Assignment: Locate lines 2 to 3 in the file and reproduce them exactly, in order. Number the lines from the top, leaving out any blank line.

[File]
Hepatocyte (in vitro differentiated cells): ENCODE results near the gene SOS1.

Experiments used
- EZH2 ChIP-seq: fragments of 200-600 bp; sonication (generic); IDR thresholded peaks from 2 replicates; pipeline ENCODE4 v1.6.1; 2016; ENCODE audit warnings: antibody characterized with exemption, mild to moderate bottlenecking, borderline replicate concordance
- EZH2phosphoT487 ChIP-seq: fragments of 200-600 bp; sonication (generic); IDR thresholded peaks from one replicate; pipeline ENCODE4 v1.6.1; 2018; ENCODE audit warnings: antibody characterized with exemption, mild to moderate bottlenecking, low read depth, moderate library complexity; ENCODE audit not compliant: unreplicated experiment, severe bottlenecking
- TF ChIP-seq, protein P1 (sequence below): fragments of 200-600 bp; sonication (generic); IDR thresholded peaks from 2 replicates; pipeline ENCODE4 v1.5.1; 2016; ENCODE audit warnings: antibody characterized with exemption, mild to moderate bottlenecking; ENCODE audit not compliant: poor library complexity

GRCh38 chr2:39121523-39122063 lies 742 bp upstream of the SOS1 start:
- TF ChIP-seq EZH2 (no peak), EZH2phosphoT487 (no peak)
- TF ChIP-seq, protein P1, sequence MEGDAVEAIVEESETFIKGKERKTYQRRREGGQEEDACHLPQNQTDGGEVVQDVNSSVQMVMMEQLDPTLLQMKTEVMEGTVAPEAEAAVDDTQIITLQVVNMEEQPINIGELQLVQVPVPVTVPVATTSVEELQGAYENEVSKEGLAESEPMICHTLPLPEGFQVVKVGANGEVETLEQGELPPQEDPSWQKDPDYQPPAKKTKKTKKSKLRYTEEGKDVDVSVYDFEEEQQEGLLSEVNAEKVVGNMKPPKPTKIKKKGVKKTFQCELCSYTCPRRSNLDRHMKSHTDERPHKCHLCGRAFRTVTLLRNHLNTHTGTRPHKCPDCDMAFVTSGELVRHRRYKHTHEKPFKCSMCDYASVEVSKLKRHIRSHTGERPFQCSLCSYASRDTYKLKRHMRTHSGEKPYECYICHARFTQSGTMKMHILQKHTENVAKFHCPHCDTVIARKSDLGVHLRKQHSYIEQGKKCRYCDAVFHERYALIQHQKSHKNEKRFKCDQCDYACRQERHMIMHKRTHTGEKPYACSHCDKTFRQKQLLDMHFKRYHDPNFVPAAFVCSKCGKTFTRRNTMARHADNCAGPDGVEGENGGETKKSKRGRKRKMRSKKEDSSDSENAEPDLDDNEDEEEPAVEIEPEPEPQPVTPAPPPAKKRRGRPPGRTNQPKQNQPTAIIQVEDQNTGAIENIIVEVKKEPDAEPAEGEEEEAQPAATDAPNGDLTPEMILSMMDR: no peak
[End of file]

Experiments used
- EZH2 ChIP-seq: fragments of 200-600 bp; sonication (generic); IDR thresholded peaks from 2 replicates; pipeline ENCODE4 v1.6.1; 2016; ENCODE audit warnings: antibody characterized with exemption, mild to moderate bottlenecking, borderline replicate concordance